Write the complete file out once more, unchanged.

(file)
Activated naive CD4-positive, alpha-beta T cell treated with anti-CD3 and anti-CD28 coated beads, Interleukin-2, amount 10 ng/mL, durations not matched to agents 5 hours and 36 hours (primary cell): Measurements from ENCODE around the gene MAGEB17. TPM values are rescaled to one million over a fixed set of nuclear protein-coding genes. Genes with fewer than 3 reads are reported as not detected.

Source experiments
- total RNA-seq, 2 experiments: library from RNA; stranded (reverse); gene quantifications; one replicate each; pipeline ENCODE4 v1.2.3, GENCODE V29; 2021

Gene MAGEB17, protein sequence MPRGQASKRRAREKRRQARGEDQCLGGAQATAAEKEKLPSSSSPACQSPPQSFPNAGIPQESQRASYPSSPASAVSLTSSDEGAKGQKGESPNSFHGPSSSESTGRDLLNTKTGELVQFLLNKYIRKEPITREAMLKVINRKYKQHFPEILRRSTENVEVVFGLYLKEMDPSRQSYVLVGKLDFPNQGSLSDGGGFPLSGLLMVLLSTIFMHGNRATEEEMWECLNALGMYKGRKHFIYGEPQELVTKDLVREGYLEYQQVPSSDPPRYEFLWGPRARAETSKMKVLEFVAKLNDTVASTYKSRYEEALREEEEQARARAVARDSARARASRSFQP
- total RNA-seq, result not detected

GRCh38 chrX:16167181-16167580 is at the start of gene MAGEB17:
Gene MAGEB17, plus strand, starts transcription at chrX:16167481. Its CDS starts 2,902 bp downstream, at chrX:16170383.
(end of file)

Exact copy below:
Activated naive CD4-positive, alpha-beta T cell treated with anti-CD3 and anti-CD28 coated beads, Interleukin-2, amount 10 ng/mL, durations not matched to agents 5 hours and 36 hours (primary cell): Measurements from ENCODE around the gene MAGEB17. TPM values are rescaled to one million over a fixed set of nuclear protein-coding genes. Genes with fewer than 3 reads are reported as not detected.

Source experiments
- total RNA-seq, 2 experiments: library from RNA; stranded (reverse); gene quantifications; one replicate each; pipeline ENCODE4 v1.2.3, GENCODE V29; 2021

Gene MAGEB17, protein sequence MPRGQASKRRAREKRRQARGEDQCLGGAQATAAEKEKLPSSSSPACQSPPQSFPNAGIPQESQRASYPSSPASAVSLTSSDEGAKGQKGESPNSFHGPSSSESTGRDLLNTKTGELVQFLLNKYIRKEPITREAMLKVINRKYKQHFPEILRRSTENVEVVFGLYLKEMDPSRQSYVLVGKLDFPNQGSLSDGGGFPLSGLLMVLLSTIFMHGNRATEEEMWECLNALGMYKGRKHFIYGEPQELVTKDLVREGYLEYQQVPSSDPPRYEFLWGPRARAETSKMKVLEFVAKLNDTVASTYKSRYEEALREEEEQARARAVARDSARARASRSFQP
- total RNA-seq, result not detected

GRCh38 chrX:16167181-16167580 is at the start of gene MAGEB17:
Gene MAGEB17, plus strand, starts transcription at chrX:16167481. Its CDS starts 2,902 bp downstream, at chrX:16170383.